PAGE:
Looked down across the town and harbour, the High Light and the Low Light, the two stone arms enclosing the little haven.  The houses on the opposite side looked as if they were built on top of one another, and above them all the gaunt terraces of West Cliff. 

Inside the church, more magnificent than I had believed.  Wonderful Norman chancel arch, and the East Window.  The arch is obscured by the great Cholmley pew built across it, but nobody would ever suggest the removal of such a magnificent anachronism.  All the old pews are still there, with numbers painted on the doors.  Some are marked “For Strangers Only”.  Sat in one for a few minutes to write some notes – yet am I a stranger here?

In the middle of the church there is a fine brass chandelier, early 18th century, I suppose, hanging from a miniature anchor, and in the chancel a chair made from timber of the “Royal Charter”, William Scoresby’s ship.  The pulpit is huge and high.

No electric light anywhere, nor should there ever be.

In the S. Aisle, there is a row of old wooden hat pegs on the edge of the low gallery, and some of the pews appear to me to be of 17th century date.  There is no organ.  Wonder if they still have an orchestra?

Just inside the porchway is a memorial to the lifeboat men who were drowned in the great storm in Feburary 1861, eleven years before my Father was born, but often have I heard him tell the story of that day.  Only one man was saved out of the crew of 13.  Now their names are cut in stone there forever, men of families still living in the town.

Near this monument is an iron-bound chest, and at the far end of the S. Aisle a stone coffin for a little baby.  Another curiosity is an inscription in the Chancel to General Peregrine Lascelles, who “fled at Prestonpans”.  An interesting precedent which ought to be remembered when the time comes to put up monuments to more modern generals.

Went out again into the churchyard, among the grey tumbled gravestones, and wondered how many of these people knew Father or were known by him.  Three elderly men came up the steps and walked through the churchyard, one reciting “each in his narrow cell forever laid”, in a strong Yorkshire accent, hitting at the gravestones with his stick.

Then to the Abbey, and saw the ancient cross-shaft behind the church, and a notice on the wall nearby stating that the Abbey was closed on account of military occupation, but having come so far I was not likely to be put off by that, so went along the drive to the ruins of the great Abbey House, where the Cholmleys lived, and found the whole place deserted, no signs of military occupation except a few notices hung on the walls.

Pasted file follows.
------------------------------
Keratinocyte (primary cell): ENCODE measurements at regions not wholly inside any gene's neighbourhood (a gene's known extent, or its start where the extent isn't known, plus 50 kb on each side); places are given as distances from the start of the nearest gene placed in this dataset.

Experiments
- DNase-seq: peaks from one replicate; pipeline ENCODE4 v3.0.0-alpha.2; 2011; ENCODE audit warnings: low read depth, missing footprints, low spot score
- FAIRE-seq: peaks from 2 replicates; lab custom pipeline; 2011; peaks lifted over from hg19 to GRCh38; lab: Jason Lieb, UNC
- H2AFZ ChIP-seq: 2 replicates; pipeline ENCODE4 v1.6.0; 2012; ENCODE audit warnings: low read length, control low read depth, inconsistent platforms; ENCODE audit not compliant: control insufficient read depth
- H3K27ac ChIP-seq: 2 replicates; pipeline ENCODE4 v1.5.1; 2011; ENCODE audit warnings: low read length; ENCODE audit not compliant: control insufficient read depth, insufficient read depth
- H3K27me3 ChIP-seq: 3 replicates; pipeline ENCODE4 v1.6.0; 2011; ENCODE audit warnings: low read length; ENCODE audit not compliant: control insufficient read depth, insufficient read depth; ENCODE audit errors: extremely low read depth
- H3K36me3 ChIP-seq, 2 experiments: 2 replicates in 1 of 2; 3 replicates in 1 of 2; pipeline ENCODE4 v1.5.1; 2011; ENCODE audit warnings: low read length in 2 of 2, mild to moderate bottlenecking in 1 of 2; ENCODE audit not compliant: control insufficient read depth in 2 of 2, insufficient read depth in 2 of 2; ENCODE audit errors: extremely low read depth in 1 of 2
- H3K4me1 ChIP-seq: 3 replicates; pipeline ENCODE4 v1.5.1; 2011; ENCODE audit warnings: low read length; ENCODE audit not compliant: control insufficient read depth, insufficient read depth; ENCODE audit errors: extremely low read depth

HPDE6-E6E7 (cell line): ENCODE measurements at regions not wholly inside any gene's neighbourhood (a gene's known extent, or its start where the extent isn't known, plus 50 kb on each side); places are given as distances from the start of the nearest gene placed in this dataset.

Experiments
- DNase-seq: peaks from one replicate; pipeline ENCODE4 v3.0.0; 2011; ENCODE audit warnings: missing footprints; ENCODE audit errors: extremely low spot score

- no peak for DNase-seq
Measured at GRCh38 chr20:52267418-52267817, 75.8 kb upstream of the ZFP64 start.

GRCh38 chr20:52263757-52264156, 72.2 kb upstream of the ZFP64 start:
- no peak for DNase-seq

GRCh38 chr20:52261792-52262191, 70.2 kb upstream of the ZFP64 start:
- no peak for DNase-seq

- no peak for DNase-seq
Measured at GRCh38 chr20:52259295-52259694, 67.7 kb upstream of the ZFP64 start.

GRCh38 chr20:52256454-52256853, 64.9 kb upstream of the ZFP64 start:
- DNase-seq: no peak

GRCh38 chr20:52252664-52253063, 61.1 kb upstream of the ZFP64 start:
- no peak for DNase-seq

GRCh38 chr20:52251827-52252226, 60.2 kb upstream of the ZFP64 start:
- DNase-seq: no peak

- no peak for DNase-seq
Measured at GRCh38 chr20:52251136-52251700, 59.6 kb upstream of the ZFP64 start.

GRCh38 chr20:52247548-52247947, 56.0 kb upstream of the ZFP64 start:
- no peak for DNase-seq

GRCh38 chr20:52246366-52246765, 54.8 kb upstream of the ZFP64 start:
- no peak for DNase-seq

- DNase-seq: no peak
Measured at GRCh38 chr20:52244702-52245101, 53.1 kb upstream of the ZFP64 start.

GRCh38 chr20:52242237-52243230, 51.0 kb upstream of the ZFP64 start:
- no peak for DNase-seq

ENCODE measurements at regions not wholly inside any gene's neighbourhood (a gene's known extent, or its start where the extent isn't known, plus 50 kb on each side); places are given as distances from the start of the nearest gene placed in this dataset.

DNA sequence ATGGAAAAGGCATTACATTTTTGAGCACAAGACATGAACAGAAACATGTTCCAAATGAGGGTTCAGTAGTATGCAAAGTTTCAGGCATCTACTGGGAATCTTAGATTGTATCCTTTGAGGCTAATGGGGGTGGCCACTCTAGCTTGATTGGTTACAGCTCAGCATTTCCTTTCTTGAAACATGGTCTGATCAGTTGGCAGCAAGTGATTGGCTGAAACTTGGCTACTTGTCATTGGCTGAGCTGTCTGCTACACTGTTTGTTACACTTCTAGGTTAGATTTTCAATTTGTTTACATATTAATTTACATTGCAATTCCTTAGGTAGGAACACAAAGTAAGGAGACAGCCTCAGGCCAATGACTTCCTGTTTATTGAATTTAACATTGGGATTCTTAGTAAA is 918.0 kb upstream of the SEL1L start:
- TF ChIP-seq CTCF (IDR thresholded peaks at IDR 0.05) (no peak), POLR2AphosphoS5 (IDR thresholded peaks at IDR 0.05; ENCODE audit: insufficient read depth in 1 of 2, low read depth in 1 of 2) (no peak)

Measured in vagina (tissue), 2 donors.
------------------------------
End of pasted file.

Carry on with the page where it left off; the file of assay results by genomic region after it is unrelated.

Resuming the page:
Climbed over a low place into the enclosure round the Abbey Church, and as I walked across the grass felt as though I was stepping into the photo on the bedroom wall at home.  There were even cattle grazing round the towering columns, just as there were when that picture was taken half a century ago.

Walked up and down the great empty aisles, and saw among the grass the traces of the earlier church, where no doubt Caedmon’s songs were sung in his time.  The ruins are in beautiful condition.  What a tragedy that the central tower should have fallen on that summer day a hundred years ago.  The place where the German shell struck in 1914 is still visible.

Outside the N. door are some mediaeval gravestones, exposed in a sort of hollow, while nearby is an ancient well, covered with a modern iron grill and padlocked, but obviously still used, no doubt to water the cattle.

As I stood looking out over the sea, the air raid sirens wailed out for a test.

Back down into the town, saw the house in Grape Lane where Capt. Cook lived, and a fine house in Church Street, overhanging on the third floor in a most unusual way.  Noticed that Capt. Cook’s house, although built in the usual red brick, is dated 1688.  Perhaps some of these brick houses are earlier than one would suppose.